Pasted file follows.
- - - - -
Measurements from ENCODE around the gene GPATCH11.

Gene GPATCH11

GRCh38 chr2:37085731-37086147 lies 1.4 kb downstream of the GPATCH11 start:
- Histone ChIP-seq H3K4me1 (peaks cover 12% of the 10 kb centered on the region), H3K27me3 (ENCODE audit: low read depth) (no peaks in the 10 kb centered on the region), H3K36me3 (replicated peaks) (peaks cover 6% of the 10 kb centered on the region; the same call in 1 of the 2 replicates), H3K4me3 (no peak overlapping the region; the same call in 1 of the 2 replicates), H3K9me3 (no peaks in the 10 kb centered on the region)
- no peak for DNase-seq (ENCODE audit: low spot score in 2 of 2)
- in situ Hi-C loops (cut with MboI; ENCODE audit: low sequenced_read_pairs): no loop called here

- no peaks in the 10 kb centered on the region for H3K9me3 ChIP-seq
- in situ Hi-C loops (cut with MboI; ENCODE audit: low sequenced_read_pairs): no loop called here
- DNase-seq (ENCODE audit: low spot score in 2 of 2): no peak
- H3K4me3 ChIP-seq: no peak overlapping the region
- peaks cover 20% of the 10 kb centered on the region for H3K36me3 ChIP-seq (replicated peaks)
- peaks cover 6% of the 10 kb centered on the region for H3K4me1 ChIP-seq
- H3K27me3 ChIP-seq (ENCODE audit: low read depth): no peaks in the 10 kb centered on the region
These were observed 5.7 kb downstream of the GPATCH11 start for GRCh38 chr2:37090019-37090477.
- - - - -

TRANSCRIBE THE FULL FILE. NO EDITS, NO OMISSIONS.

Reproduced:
Measurements from ENCODE around the gene GPATCH11.

Gene GPATCH11

GRCh38 chr2:37085731-37086147 lies 1.4 kb downstream of the GPATCH11 start:
- Histone ChIP-seq H3K4me1 (peaks cover 12% of the 10 kb centered on the region), H3K27me3 (ENCODE audit: low read depth) (no peaks in the 10 kb centered on the region), H3K36me3 (replicated peaks) (peaks cover 6% of the 10 kb centered on the region; the same call in 1 of the 2 replicates), H3K4me3 (no peak overlapping the region; the same call in 1 of the 2 replicates), H3K9me3 (no peaks in the 10 kb centered on the region)
- no peak for DNase-seq (ENCODE audit: low spot score in 2 of 2)
- in situ Hi-C loops (cut with MboI; ENCODE audit: low sequenced_read_pairs): no loop called here

- no peaks in the 10 kb centered on the region for H3K9me3 ChIP-seq
- in situ Hi-C loops (cut with MboI; ENCODE audit: low sequenced_read_pairs): no loop called here
- DNase-seq (ENCODE audit: low spot score in 2 of 2): no peak
- H3K4me3 ChIP-seq: no peak overlapping the region
- peaks cover 20% of the 10 kb centered on the region for H3K36me3 ChIP-seq (replicated peaks)
- peaks cover 6% of the 10 kb centered on the region for H3K4me1 ChIP-seq
- H3K27me3 ChIP-seq (ENCODE audit: low read depth): no peaks in the 10 kb centered on the region
These were observed 5.7 kb downstream of the GPATCH11 start for GRCh38 chr2:37090019-37090477.